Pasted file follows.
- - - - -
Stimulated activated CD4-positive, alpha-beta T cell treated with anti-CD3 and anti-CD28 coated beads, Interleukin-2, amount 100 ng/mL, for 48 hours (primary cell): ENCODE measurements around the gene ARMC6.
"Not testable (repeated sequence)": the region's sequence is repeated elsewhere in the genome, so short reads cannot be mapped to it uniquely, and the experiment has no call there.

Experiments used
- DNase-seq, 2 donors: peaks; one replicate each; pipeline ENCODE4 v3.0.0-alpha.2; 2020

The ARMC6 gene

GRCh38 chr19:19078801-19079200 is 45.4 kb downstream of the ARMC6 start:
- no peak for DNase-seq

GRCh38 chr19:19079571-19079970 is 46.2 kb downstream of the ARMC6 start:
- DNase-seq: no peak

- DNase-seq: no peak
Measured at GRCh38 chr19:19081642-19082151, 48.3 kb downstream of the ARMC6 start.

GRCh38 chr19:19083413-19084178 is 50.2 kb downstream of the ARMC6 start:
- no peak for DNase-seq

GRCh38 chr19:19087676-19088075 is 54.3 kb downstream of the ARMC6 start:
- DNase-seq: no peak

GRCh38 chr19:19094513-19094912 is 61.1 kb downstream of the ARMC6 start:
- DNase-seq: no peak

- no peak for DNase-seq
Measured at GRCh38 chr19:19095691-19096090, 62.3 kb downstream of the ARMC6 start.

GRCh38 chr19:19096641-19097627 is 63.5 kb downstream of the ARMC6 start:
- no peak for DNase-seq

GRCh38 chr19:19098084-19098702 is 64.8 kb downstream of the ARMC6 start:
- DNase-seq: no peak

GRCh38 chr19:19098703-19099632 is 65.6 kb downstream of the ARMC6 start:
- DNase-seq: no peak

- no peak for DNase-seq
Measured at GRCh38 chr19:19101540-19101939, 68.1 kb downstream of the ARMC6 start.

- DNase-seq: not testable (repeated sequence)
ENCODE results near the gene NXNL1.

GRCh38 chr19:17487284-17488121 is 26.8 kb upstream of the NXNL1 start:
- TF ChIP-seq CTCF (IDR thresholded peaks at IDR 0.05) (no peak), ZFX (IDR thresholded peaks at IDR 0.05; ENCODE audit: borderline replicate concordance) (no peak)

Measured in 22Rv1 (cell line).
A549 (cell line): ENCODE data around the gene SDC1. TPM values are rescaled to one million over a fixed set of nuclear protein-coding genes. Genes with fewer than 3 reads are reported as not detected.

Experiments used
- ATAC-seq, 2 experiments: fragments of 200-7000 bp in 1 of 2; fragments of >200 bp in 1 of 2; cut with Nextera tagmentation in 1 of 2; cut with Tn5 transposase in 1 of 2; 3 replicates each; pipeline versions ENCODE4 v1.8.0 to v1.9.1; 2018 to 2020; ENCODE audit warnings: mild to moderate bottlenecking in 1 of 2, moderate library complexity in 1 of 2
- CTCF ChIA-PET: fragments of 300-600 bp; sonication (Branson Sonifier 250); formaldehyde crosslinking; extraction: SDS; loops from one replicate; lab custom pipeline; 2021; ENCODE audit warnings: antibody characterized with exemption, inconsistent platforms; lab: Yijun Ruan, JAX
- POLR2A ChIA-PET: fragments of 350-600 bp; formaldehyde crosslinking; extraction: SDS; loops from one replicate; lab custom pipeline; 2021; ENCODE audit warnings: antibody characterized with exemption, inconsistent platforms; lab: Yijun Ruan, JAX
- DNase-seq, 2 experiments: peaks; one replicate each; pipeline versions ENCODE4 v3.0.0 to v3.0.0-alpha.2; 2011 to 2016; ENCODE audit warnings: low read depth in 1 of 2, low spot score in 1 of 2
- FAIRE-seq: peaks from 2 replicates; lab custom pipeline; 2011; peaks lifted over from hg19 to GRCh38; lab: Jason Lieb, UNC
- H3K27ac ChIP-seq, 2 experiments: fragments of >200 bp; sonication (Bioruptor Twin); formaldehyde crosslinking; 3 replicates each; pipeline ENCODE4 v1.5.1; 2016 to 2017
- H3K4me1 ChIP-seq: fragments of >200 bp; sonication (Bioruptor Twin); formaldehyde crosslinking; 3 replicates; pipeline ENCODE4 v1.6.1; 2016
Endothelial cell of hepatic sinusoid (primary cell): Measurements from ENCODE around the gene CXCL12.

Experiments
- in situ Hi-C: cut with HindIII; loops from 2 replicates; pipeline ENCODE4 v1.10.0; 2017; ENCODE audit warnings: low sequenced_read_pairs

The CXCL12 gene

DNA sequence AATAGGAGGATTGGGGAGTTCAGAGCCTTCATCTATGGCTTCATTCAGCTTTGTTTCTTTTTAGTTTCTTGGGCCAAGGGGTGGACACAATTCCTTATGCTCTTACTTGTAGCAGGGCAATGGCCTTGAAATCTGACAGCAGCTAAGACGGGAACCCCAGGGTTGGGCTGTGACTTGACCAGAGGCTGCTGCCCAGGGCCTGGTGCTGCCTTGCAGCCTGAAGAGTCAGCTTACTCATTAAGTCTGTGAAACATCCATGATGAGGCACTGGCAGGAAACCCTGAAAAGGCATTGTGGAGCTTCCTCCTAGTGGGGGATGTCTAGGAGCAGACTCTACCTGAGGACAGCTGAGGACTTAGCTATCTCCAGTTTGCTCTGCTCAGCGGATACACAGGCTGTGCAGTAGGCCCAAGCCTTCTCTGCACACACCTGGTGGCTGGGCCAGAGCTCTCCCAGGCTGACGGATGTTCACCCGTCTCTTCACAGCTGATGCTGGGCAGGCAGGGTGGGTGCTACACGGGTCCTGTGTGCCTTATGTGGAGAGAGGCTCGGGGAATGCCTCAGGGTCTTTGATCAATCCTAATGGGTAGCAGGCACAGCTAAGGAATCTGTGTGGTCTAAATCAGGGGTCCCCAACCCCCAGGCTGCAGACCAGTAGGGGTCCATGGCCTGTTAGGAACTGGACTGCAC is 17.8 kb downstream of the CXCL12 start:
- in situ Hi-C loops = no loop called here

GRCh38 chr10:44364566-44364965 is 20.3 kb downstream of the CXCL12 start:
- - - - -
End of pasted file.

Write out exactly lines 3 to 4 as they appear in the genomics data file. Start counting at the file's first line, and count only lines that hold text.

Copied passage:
Experiments used
- DNase-seq, 2 donors: peaks; one replicate each; pipeline ENCODE4 v3.0.0-alpha.2; 2020